World leaders gathered at the Climate Change Summit during the United Nations General Assembly on Sep. 23 will have a crucial opportunity to mobilise political will and advance solutions to climate change.
United Nations Secretary-General Ban Ki-moon is expected to make a strong pitch to world political leaders at the U.N. Climate Summit in New York on Sep. 23 to accept new emissions targets and their timelines.
When Abudu Zikusoka was a small boy his father would bring people to their home in Ndesse village in Central Uganda’s Mukono district. He would watch as they packed the family’s harvested coffee into sacks and then loaded it onto their bicycles.
If former New York mayor Michael Bloomberg had used the Vélib’
- Paris’ public bicycle sharing system - to arrive at the headquarters of the Organisation for Economic Cooperation and Development here Wednesday, he might have sent a stronger message about the need for cities to be “empowered to take the lead in combating climate change”.
A widespread perception exists that developing countries must make a choice between tackling climate change and fighting poverty. This assumption is incorrect, according to the authors of a new report on green growth.
As the United Nations hosts a Climate Summit Sep. 23, the lingering question is whether the meeting of world leaders will wind up as another talk fest.
On Sep. 23, I have invited world leaders from government, business, finance and civil society to a Climate Summit in New York so they can show the world how they will advance action on climate change and move towards a meaningful universal new agreement next year at the December climate negotiations in Paris.
Local fishermen are singing the blues over a sweeping set of new ocean management regulations, signed into law by the Barbuda Council, to zone their coastal waters, strengthen fisheries management, and establish a network of marine sanctuaries.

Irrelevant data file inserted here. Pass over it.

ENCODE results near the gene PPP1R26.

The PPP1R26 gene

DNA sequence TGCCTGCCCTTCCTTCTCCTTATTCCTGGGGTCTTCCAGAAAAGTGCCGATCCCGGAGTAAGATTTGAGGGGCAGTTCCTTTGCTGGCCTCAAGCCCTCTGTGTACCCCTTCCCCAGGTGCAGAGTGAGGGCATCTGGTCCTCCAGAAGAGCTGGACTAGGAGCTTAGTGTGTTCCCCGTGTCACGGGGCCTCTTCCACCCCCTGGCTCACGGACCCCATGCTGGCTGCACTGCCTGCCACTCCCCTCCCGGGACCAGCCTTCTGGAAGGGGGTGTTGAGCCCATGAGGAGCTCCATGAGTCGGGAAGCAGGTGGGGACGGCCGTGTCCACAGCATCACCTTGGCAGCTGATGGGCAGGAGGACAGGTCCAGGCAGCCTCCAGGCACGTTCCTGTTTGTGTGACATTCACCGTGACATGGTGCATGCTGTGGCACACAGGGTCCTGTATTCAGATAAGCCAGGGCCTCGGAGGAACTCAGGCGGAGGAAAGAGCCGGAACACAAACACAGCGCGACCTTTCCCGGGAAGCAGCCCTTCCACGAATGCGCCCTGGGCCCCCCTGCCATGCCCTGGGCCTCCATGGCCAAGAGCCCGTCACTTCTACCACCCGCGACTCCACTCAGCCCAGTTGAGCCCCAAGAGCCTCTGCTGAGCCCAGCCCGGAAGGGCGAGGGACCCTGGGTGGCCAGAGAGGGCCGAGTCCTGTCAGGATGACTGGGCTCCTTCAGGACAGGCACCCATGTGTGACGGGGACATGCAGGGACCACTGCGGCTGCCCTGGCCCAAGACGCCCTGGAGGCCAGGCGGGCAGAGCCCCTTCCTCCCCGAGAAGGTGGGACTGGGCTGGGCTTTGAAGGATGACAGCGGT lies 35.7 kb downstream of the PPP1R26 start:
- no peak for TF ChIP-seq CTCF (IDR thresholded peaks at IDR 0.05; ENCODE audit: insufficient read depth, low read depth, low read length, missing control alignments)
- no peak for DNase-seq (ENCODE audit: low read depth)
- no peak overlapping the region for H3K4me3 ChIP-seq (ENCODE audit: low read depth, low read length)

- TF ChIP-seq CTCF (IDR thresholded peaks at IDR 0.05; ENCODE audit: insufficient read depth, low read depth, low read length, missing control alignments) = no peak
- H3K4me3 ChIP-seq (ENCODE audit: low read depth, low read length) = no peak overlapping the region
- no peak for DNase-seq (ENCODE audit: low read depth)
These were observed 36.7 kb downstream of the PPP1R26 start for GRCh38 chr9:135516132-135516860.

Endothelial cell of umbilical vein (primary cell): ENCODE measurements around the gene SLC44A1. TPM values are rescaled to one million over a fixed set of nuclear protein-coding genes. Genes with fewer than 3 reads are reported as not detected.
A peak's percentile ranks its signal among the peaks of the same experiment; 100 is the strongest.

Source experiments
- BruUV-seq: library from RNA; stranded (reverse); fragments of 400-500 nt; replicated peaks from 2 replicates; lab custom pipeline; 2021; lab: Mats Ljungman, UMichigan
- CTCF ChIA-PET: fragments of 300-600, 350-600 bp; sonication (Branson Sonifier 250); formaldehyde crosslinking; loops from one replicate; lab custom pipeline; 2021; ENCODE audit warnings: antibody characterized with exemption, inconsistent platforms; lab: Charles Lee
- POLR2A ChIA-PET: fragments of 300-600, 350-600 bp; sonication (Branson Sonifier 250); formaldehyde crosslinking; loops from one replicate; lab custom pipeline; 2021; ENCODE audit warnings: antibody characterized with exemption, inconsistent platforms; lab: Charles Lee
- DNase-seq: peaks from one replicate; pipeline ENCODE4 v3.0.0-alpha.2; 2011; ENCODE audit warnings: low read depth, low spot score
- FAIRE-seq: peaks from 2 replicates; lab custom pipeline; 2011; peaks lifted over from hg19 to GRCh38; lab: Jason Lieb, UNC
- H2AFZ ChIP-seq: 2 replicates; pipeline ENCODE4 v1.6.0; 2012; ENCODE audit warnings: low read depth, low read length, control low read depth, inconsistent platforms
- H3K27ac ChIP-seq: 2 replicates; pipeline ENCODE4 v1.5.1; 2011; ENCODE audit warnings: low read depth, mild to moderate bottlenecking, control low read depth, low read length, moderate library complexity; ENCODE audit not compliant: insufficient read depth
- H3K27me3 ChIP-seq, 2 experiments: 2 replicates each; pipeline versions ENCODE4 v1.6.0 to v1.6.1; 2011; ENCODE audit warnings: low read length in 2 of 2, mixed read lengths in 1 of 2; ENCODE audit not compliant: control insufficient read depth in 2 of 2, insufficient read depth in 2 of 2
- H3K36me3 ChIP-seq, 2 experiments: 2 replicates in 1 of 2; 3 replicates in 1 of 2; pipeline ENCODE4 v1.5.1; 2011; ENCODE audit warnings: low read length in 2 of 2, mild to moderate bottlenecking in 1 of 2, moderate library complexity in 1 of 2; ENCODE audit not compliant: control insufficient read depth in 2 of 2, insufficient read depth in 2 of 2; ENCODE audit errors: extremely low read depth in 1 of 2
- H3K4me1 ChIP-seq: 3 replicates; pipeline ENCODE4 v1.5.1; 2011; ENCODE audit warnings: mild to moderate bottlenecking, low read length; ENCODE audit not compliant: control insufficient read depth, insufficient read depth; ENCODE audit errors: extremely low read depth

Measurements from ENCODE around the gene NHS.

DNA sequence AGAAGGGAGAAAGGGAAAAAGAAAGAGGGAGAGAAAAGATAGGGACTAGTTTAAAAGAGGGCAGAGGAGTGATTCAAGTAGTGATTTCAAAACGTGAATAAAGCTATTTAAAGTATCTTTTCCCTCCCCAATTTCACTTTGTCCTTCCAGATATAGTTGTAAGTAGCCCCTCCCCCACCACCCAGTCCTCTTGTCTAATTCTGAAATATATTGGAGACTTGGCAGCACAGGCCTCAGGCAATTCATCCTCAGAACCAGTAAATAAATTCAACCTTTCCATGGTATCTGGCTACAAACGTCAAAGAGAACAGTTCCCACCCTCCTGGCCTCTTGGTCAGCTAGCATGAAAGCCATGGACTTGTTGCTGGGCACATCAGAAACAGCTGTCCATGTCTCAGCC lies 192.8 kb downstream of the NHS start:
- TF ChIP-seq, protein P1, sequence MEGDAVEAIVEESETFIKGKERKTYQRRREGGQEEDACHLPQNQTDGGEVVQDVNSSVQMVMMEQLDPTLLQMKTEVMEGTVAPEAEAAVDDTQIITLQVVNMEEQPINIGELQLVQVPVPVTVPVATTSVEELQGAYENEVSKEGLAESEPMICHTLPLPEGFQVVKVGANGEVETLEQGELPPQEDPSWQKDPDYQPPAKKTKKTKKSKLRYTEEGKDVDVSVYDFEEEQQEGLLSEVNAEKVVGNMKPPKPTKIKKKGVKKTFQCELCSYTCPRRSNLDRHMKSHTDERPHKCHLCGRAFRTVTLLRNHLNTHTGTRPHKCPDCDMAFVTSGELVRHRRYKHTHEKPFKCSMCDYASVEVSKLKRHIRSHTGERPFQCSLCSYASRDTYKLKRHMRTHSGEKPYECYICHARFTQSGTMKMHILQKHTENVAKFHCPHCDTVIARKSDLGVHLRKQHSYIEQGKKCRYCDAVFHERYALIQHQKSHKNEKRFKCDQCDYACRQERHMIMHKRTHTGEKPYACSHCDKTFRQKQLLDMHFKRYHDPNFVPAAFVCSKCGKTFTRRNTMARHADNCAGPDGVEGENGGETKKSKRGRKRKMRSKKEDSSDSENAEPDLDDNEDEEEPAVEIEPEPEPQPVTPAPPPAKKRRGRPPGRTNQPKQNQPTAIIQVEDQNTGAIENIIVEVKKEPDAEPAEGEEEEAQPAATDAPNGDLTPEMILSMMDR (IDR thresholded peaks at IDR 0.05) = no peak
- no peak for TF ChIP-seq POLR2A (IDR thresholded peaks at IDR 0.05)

The much-ballyhooed one-day Climate Summit next week is being hyped as one of the major political-environmental events at the United Nations this year.
At least half of global deforestation is taking place illegally and in support of commercial agriculture, new analysis released Thursday finds – particularly to supply overseas markets.
The world’s last remaining forest wilderness is rapidly being lost – and much of this is taking place in Canada, not in Brazil or Indonesia where deforestation has so far made the headlines.
With the United Nations’ post-2015 development agenda currently under discussion, civil society actors in Europe are calling for a firmer stance on human rights and gender equality, including control of assets by women.
As the United Nations gears up to launch its newest set of poverty-reduction targets to replace the Millennium Development Goals (MDGs) in 2015, the words ‘sustainable development’ have been on the lips of policymakers the world over.
The recent call from Russian Prime Minister Dmitry Medvedev for “tightening belts” has convinced even optimists that something is deeply wrong with the Russian economy.
Amidst growing concern over the impact of climate change on water resources worldwide, Caribbean stakeholders are working to ensure it is included in the region’s plans for Integrated Water Resources Management (IWRM).